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Real Estate Briefing 24.Apr 2012

Posted on 24 April 2012 by Laxman |  Email |Print

The housing market is in terrible shape. Prices have dropped 35 percent from their peak, 1 in 5 mortgage holders is underwater, and another 2 million people will face foreclosure this year. And, as bad as things are now, they’re going to get a whole lot worse if the banks suddenly dump their inventory of distressed properties onto the market in 2012.
If that happens, prices will plunge another 15 percent or so, millions of people will see their hard-earned home equity vanish overnight, and the economy will slide back into recession. Even so, there are experts who think “The Big Dump” is coming, and soon, too………………………………………..Full Article: Source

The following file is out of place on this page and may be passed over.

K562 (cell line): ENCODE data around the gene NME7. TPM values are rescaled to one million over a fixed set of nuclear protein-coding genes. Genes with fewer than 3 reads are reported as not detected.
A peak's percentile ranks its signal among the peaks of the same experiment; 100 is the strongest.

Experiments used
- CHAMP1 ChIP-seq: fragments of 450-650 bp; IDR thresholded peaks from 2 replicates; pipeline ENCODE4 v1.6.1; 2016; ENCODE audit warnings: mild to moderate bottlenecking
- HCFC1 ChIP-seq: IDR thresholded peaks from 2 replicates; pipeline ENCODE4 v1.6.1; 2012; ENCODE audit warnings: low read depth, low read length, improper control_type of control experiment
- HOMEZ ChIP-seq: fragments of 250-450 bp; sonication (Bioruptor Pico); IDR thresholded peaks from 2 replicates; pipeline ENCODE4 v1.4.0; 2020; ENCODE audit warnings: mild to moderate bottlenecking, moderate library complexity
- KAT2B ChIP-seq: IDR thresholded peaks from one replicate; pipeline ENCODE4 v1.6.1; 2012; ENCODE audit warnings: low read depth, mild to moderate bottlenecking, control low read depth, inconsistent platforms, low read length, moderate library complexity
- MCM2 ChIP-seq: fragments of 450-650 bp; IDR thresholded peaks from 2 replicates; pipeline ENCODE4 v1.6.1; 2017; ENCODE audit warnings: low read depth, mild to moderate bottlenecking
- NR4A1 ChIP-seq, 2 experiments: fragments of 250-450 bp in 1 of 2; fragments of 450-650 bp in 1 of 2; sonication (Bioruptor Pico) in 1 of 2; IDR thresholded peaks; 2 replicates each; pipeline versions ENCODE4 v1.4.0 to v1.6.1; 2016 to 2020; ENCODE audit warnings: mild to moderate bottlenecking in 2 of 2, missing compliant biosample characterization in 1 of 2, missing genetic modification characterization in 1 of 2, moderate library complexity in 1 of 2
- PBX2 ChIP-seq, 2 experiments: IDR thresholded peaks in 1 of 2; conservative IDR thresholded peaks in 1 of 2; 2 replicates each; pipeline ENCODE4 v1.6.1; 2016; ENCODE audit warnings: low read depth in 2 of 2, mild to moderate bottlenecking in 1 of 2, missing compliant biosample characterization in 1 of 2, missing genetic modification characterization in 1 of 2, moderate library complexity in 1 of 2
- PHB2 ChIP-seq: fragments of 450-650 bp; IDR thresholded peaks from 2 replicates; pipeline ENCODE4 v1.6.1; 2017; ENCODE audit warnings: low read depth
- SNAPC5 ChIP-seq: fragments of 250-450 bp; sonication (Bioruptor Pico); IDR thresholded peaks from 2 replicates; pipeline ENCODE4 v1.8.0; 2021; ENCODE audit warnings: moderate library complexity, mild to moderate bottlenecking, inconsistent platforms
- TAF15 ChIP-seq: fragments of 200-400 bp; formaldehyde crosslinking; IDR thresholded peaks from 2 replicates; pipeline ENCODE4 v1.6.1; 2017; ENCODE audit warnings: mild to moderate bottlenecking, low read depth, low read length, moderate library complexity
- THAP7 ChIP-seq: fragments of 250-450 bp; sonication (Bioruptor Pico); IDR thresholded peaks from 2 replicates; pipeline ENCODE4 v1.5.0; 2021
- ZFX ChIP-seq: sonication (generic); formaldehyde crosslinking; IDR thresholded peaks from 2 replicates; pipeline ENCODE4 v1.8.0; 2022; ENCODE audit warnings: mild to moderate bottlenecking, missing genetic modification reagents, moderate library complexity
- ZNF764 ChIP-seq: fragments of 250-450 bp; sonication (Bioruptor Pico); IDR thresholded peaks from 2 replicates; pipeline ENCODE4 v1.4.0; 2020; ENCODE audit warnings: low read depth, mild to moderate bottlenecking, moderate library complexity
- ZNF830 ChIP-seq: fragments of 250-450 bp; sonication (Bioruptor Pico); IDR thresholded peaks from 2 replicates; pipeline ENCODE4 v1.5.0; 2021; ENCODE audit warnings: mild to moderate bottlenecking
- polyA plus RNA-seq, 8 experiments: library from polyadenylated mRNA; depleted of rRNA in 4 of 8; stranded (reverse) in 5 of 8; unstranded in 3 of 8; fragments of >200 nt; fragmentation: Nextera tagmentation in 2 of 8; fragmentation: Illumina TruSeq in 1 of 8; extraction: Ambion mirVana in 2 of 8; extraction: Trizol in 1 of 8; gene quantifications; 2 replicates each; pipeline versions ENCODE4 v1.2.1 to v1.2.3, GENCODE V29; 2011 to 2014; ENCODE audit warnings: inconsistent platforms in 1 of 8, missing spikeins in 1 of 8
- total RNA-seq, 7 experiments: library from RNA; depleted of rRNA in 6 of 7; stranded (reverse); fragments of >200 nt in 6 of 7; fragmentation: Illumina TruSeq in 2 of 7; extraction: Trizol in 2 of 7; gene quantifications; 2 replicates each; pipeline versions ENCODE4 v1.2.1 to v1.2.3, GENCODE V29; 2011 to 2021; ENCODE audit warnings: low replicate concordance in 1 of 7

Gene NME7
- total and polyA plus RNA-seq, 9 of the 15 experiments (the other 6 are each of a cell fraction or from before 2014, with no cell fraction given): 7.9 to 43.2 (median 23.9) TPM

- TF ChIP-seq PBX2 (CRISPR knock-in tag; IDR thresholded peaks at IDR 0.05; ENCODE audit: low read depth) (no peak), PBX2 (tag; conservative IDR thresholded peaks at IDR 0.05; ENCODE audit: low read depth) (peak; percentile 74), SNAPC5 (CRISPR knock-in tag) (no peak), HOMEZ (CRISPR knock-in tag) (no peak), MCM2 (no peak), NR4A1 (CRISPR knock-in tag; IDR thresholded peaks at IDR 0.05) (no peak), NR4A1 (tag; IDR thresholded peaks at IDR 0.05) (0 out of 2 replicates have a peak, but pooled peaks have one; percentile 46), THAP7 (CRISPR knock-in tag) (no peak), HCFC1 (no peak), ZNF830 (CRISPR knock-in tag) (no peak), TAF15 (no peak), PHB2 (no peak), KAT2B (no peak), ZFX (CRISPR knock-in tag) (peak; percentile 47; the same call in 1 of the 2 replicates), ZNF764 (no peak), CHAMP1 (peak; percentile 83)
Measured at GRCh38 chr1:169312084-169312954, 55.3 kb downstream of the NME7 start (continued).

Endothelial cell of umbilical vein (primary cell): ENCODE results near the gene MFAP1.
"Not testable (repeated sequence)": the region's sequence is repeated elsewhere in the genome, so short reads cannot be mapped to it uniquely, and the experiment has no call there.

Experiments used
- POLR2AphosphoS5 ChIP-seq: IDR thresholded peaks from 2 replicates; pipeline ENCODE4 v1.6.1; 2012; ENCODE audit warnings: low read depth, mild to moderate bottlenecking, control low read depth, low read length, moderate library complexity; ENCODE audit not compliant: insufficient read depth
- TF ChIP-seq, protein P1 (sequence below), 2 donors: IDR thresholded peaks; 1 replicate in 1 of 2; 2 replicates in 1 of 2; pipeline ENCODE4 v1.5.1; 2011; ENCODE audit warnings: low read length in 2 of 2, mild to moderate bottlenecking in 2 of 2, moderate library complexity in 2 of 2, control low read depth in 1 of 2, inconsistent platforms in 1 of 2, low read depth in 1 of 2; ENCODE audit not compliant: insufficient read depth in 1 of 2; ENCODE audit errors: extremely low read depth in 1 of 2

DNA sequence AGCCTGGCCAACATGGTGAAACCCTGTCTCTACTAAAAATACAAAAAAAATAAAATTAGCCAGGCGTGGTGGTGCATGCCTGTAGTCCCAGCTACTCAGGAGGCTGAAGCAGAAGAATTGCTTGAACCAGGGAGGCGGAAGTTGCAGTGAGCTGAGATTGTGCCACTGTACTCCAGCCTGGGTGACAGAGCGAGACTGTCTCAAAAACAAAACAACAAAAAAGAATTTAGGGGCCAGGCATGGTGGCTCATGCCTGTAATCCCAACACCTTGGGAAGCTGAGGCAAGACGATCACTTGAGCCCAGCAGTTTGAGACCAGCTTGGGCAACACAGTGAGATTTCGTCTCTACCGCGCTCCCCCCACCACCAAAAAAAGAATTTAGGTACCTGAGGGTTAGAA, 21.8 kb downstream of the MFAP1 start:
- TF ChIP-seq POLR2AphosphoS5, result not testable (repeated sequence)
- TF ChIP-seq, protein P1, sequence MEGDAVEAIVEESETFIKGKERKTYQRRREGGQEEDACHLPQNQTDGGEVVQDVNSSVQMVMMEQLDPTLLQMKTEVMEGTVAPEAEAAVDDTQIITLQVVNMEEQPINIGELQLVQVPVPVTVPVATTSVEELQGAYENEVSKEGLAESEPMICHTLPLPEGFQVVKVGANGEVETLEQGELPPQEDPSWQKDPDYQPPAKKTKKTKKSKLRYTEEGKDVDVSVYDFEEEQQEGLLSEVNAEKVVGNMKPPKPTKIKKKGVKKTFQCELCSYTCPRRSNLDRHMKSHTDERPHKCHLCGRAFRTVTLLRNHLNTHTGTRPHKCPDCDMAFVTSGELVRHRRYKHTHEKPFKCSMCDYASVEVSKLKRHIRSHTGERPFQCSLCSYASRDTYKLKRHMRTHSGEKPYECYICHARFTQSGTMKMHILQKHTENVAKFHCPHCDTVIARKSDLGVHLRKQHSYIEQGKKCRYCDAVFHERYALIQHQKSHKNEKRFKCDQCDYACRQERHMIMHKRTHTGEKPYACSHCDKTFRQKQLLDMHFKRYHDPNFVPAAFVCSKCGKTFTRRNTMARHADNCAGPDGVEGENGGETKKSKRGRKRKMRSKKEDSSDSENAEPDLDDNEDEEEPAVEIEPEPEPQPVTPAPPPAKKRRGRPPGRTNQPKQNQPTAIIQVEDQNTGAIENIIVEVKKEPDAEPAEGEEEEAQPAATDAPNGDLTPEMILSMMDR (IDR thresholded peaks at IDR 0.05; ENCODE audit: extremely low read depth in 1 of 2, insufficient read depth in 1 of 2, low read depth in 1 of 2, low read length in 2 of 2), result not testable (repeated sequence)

Posted on 24 April 2012 by Laxman |  Email |Print

Like everything else, house prices are set by supply and demand; but clearly, the supply situation in Ireland and Spain looks completely different from that of Britain. But demand is surely not an exogenous factor.
I would suggest there is a three-stage process; more people will want to own their home if prices are rising and that will reinforce the boom; at some point, however, unless lending standards are not completely relaxed, people will be priced out of the market and will have to flat share/live with their parents, and the bubble will pop; at that stage, as prices fall, defaulting borrowers will send more supply into the market until eventually prices are affordable again………………………………………..Full Article: Source

Posted on 24 April 2012 by Laxman |  Email |Print

Buyer traffic is strong, supply of homes for sale is low, and yet home prices continue to defy the usual formula, falling again in March. Prices usually rise as supply shrinks, but demand is still too low to make those historical “norms” compute, not to mention that the type of supply available is largely distressed.